August 25, 2020 | News | No Comments
BURLINGTON, Iowa — Since President TrumpDonald John TrumpSenate advances public lands bill in late-night vote Warren, Democrats urge Trump to back down from veto threat over changing Confederate-named bases Esper orders ‘After Action Review’ of National Guard’s role in protests MORE’s impeachment trial kicked off nearly two weeks ago, three key senators in the Democratic field have been cooped up in Washington and unable to campaign across Iowa ahead of Monday’s caucuses.
Fortunately for them, their time away doesn’t seem to have mattered.
Since the trial started Jan. 21, Sen. Bernie SandersBernie SandersThe Hill’s 12:30 Report: Milley apologizes for church photo-op Harris grapples with defund the police movement amid veep talk Biden courts younger voters — who have been a weakness MORE (I-Vt.) has seen his campaign on the upswing in Iowa, taking over the lead in multiple polls. Sen. Amy KlobucharAmy KlobucharHillicon Valley: Biden calls on Facebook to change political speech rules | Dems demand hearings after Georgia election chaos | Microsoft stops selling facial recognition tech to police Democrats demand Republican leaders examine election challenges after Georgia voting chaos Harris grapples with defund the police movement amid veep talk MORE (D-Minn.) has ticked up in the polls and has hit double digits in three straight surveys, while Sen. Elizabeth WarrenElizabeth WarrenWarren, Democrats urge Trump to back down from veto threat over changing Confederate-named bases OVERNIGHT DEFENSE: Joint Chiefs chairman says he regrets participating in Trump photo-op | GOP senators back Joint Chiefs chairman who voiced regret over Trump photo-op | Senate panel approves 0B defense policy bill Trump on collision course with Congress over bases with Confederate names MORE (D-Mass.) remains firmly in the pack, though her support has dropped slightly in that time.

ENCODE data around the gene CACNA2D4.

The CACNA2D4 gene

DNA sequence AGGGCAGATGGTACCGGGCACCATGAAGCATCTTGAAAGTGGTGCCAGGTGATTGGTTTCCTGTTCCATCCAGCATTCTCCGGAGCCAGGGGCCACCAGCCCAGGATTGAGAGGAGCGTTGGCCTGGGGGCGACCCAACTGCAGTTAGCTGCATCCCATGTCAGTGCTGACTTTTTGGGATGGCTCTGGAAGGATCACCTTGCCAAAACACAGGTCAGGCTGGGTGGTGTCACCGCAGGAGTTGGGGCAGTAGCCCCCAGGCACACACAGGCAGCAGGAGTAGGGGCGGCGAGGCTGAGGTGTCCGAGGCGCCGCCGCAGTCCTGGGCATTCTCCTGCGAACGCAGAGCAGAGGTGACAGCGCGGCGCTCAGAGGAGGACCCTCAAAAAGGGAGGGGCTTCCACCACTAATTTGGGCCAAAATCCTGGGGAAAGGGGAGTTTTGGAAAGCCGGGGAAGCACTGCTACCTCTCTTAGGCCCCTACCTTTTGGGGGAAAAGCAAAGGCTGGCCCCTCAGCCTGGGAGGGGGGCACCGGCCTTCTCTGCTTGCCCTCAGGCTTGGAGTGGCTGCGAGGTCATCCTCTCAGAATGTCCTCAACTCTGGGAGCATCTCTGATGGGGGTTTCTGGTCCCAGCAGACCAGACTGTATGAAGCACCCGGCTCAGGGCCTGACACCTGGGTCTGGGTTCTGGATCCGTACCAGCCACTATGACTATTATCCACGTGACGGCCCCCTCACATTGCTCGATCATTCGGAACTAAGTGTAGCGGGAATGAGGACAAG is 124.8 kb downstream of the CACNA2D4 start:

As for the remaining two top-tier candidates, the support levels for former Vice President Joe BidenJoe BidenHillicon Valley: Biden calls on Facebook to change political speech rules | Dems demand hearings after Georgia election chaos | Microsoft stops selling facial recognition tech to police Trump finalizing executive order calling on police to use ‘force with compassion’ The Hill’s Campaign Report: Biden campaign goes on offensive against Facebook MORE and former South Bend, Ind., Mayor Pete ButtigiegPete ButtigiegScaled-back Pride Month poses challenges for fundraising, outreach Biden hopes to pick VP by Aug. 1 It’s as if a Trump operative infiltrated the Democratic primary process MORE have remained relatively static despite both candidates having barnstormed the state throughout.